Awards are given in two divisions: one based on the Carcass Value per Day on Feed formula, and another based on the carcass merit formula.


"There are cash awards for each of the winners in the top five, as well as embroidered jackets," Carolan says. "We give additional awards for different traits we all strive for in beef production – highest average daily gain, largest ribeye area, top marbling score, and a category called the chef's award. That's the animal that has a 12-to-14 inch ribeye along with the highest marbling score, so it's a combination trait."

Policy discussion set for Friday
On Friday, June 6, ICA's Summer Policy Conference will shift focus to policy educational sessions and policy development discussions. Starting at 8 a.m., Ashley McDonald, deputy environmental counsel for the National Cattlemen's Beef Association will lead a discussion of national policy topics. After this, at 8:45, ICA contract lobbyist Lindsay Phillips and ICA Director of Government Relations and Public Policy Justine Stevenson will discuss Iowa policy.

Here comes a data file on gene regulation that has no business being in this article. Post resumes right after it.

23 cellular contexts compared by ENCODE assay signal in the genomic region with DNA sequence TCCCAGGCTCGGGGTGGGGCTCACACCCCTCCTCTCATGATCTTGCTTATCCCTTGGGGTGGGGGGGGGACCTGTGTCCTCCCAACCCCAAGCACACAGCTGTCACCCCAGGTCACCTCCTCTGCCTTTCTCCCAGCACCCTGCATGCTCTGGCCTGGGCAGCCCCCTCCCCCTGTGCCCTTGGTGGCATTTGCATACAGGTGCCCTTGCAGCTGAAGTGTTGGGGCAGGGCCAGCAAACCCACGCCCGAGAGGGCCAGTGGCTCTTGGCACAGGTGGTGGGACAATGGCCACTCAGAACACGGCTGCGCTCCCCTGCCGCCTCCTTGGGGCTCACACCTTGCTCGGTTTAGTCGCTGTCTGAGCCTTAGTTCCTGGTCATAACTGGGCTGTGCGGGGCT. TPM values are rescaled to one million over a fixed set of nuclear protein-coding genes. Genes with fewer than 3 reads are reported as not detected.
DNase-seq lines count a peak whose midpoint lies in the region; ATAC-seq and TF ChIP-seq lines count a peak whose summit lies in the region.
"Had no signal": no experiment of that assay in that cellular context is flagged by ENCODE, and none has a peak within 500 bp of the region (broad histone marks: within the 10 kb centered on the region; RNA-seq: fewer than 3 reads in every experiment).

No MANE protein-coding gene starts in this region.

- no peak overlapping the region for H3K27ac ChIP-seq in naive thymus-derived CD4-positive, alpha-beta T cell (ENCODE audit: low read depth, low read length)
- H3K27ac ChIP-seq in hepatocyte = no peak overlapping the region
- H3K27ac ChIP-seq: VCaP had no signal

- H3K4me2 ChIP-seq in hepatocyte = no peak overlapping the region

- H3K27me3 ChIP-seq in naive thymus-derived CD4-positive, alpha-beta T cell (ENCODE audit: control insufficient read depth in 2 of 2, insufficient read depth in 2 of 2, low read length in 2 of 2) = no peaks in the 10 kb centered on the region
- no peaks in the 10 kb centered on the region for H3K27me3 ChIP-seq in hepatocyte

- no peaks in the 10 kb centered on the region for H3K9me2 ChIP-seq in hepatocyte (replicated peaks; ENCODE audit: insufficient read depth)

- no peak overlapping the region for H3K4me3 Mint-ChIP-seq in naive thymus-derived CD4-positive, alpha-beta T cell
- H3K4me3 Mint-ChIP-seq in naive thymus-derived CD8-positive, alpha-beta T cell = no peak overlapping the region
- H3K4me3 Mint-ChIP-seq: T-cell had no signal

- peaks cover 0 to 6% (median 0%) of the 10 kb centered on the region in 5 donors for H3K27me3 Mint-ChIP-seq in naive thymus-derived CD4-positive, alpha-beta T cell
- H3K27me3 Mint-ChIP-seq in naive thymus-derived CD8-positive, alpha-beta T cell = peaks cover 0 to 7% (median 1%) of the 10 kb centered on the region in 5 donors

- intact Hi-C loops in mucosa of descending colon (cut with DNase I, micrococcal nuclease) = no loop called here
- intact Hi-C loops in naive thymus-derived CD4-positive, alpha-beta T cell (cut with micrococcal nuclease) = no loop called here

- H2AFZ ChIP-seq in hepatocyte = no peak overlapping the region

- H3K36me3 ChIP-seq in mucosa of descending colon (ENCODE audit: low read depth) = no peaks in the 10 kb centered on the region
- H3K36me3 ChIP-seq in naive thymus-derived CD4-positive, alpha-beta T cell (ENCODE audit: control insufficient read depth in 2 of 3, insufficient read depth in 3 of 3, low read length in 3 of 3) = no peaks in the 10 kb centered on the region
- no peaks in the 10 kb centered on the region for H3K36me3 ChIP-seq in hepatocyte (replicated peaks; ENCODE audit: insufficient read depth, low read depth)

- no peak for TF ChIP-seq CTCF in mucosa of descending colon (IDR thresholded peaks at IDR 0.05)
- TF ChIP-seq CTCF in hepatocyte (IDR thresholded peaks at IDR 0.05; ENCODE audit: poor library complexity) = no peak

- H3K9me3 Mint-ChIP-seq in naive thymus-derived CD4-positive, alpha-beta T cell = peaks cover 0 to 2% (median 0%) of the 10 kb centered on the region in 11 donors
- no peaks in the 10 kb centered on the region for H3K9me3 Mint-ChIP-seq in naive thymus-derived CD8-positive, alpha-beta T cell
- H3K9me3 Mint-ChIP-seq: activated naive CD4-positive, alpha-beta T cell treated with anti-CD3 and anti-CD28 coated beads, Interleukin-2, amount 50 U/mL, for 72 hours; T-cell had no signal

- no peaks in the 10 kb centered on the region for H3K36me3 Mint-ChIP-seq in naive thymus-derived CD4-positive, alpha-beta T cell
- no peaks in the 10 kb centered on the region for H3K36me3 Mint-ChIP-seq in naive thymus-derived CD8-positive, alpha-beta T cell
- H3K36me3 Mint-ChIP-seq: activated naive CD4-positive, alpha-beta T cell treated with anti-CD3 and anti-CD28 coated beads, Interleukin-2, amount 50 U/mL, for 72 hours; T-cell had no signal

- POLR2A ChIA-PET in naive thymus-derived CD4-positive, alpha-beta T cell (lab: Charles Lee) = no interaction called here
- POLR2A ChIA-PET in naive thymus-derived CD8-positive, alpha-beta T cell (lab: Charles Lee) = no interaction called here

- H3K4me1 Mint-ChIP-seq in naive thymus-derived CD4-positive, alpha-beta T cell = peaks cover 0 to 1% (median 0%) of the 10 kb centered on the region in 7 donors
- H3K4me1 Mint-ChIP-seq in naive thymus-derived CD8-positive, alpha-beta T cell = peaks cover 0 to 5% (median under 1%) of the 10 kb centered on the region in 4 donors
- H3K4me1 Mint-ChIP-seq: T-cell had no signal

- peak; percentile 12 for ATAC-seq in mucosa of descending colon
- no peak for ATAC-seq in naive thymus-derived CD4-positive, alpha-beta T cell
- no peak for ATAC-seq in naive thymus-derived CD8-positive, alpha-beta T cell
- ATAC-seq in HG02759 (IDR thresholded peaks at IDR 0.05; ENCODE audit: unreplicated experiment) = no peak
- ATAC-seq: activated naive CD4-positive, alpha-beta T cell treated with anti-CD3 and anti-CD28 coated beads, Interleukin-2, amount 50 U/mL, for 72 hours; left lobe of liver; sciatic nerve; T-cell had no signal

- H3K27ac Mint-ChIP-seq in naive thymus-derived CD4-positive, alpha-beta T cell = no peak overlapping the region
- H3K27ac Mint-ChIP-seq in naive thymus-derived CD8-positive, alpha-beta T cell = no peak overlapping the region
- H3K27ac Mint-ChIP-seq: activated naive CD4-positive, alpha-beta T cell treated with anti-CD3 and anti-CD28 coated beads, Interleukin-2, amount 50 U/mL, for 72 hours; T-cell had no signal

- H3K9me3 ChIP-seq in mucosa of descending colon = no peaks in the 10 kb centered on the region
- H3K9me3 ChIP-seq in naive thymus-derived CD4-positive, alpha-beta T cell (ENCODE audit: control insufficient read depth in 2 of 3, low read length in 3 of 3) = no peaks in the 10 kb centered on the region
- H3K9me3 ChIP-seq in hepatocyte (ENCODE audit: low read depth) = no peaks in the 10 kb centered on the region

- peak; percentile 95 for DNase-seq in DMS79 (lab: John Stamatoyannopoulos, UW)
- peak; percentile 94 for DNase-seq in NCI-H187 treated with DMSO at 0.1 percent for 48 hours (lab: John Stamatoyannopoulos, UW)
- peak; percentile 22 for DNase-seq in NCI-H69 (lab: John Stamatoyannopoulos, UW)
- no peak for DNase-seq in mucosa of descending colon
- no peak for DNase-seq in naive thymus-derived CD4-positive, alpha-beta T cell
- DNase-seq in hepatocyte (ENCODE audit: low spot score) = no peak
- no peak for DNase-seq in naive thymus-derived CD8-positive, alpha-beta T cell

Concurrent sessions will be held at 10 a.m., including a beef products policy discussion, and an educational session on predicting and verifying calf performance, presented by Warren Weibert, owner and general manager of Decatur County Feedyard, and Dr. Mark Allan, director of marketing and genomics at Trans Ova in Sioux Center.

At 12:30 p.m., three concurrent sessions will be held before the day wraps up – policy discussions on cattle production and business issues, and an educational session on animal disease traceability and premises registration, led by State Veterinarian Dave Schmitt and assistant district director in the Iowa office of USDA-APHIS, Kevin Petersburg.

All meals, except the Carcass Challenge banquet, are free and will be provided. To register, please call 515-296-2266. More information and a full schedule is available at the ICA website.